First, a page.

With the completion of the Tarts & Cookies unit, we've moved on to pate a choux. Pate a choux is cream puff pastry. Initially, I wondered how many things you can make with cream puff pastry, and like I suspected, not much. The whole unit is only four classes long and we've already done two of the. The last class is entirely devoted to making a croquembouche. I had attempted a croquembouche (cone-shaped tower of cream puffs) for Christmas Eve, and it was a total disaster. Maybe I'll post that sad picture next week.
Choux is a really cool dough. You cook part of the ingredients (flour, butter, water) on the stove until it's thickened and then you cool it down in a mixer before adding a TON of eggs. Seriously, 10 eggs per batch of dough. That's a lot. When you pipe it into whatever shape you desire, and it looks pretty flat and dense. Then you bake it and it puffs up almost triple its size and the inside is completely hollow and airy, ready to be filled with something delicious. Like I said, cool stuff.
The first item in choux was eclairs. I thought I didn't like eclairs, but these were really good. I think the key is that I don't like pastry cream that eclairs are usually filled with. It's too thick and weird-textured. The eclairs we made in class though were filled with flavored creme legere (pastry cream lightened with whipped cream). We made vanilla, chocolate, and coffee. The coffee were awesome.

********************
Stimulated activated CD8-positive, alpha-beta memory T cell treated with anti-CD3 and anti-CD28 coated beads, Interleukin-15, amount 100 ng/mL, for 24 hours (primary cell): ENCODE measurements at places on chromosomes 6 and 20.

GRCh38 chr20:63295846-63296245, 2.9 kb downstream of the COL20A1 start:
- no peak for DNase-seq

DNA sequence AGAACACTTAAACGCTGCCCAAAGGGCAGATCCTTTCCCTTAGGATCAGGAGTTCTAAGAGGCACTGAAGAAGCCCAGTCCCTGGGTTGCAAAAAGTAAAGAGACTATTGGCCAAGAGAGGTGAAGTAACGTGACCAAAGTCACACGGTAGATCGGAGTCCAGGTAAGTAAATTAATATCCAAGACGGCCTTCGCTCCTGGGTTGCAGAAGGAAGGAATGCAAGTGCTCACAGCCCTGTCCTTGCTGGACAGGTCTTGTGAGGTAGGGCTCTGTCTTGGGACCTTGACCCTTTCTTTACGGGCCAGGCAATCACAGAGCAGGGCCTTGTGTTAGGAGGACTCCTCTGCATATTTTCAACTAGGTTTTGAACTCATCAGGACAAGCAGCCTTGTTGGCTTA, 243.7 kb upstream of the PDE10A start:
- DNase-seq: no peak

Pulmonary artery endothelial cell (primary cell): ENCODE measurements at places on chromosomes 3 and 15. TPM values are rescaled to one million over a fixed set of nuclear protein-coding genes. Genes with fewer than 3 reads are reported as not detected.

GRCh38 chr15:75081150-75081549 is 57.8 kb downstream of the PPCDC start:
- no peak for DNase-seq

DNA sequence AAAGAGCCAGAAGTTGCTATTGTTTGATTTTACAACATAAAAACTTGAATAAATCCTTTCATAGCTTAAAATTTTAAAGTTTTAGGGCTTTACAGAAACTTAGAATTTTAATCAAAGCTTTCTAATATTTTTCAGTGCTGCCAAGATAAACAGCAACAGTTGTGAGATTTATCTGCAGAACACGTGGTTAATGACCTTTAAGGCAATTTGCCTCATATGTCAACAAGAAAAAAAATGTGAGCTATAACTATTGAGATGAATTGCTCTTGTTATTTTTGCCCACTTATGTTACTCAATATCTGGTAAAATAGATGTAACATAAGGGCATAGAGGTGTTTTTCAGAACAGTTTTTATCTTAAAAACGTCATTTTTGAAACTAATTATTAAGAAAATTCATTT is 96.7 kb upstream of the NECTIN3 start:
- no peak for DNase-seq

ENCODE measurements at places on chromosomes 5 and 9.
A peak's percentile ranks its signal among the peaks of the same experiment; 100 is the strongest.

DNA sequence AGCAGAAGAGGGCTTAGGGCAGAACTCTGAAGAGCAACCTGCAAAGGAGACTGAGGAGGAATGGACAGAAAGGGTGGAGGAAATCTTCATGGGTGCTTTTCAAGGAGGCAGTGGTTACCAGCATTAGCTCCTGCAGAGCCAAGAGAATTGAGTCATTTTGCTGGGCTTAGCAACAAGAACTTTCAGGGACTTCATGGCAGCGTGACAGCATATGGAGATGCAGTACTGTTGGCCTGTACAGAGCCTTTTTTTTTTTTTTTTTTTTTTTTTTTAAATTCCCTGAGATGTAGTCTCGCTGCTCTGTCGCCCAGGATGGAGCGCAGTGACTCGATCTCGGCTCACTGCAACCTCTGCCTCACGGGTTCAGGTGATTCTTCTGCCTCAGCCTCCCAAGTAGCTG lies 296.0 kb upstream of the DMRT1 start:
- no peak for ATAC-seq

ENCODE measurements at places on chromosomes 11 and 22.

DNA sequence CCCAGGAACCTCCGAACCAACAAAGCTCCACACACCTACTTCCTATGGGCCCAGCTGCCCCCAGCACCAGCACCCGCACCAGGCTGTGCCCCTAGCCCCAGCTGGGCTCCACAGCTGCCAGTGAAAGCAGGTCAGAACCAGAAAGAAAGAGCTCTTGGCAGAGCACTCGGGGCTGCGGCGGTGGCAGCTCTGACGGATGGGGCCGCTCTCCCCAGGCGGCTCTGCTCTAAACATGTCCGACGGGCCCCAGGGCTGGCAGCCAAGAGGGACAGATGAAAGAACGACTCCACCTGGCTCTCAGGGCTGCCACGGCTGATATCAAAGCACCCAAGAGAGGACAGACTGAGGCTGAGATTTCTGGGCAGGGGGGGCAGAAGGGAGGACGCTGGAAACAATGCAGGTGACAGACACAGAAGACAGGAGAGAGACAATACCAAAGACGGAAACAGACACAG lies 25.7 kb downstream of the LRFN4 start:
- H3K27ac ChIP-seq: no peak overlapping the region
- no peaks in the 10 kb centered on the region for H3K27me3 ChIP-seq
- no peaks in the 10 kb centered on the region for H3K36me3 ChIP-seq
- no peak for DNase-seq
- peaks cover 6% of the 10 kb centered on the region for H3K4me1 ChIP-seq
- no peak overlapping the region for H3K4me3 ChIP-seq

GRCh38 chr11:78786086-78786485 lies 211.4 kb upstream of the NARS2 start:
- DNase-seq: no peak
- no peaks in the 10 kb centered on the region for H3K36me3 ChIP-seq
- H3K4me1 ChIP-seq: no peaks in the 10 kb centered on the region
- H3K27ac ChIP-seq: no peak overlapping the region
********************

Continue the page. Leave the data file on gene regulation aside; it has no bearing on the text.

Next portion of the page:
The second class in the choux unit had cygnes (swans), profiteroles (ice cream-filled cream puffs), and Paris-Brest. Paris-Brest is sort of like a cake. It was created by a baker in France to commemorate the bicycle race between the cities of Paris and Brest, which is why the choux is shaped like a bicycle wheel. Once the choux pastry is baked (with almonds sprinkled on top), it is cut in half and then filled with a special praline buttercream that is carefully piped into the center to further resemble the treads of a bicycle wheel.
We had our first introduction to plated desserts with our cygnes and profiteroles. Both were plated in a lake of chocolate sauce, and we decorated the plates with some of the creme anglaise Chef Joseph had reserved before spinning the rest into the rest into ice cream. I have a lot to learn about plating, but I thought my first attempt wasn't too bad.
Chef Cynthia also demoed popovers for us. Because they're so hard to get clean out of the pans, she thought it was best not to have us all make them. Which was probably a good call. After seeing the pan, I think it would have taken us all class to scrape out the remnant popover.